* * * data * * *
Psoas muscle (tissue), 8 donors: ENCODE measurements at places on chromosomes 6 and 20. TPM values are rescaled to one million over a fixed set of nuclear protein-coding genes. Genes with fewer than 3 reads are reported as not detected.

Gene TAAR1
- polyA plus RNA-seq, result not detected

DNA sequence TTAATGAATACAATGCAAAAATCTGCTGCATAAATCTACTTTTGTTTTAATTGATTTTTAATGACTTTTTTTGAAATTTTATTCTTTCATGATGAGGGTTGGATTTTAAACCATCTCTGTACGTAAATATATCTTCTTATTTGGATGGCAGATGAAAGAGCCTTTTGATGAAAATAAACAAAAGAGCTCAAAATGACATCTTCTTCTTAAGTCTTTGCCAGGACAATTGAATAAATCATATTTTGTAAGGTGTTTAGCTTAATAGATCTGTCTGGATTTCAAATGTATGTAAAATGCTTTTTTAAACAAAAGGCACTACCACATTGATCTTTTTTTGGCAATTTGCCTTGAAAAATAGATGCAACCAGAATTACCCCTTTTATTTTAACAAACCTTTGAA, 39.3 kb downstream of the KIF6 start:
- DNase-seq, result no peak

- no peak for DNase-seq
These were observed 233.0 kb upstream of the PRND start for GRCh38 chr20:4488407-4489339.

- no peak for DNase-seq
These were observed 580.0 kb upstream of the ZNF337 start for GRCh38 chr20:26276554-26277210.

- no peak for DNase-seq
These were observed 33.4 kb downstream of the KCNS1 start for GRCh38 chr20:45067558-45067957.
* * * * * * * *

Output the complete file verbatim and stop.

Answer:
Psoas muscle (tissue), 8 donors: ENCODE measurements at places on chromosomes 6 and 20. TPM values are rescaled to one million over a fixed set of nuclear protein-coding genes. Genes with fewer than 3 reads are reported as not detected.

Gene TAAR1
- polyA plus RNA-seq, result not detected

DNA sequence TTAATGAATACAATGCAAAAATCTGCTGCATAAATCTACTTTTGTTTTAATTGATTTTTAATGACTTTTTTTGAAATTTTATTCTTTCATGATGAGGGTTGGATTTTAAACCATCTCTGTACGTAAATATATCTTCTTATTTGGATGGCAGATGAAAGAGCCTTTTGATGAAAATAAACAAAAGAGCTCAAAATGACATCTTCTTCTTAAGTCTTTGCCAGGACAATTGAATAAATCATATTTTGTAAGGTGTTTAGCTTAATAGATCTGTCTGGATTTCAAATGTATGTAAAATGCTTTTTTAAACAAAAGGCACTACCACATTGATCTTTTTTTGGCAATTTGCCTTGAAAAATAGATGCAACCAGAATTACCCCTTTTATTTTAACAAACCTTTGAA, 39.3 kb downstream of the KIF6 start:
- DNase-seq, result no peak

- no peak for DNase-seq
These were observed 233.0 kb upstream of the PRND start for GRCh38 chr20:4488407-4489339.

- no peak for DNase-seq
These were observed 580.0 kb upstream of the ZNF337 start for GRCh38 chr20:26276554-26277210.

- no peak for DNase-seq
These were observed 33.4 kb downstream of the KCNS1 start for GRCh38 chr20:45067558-45067957.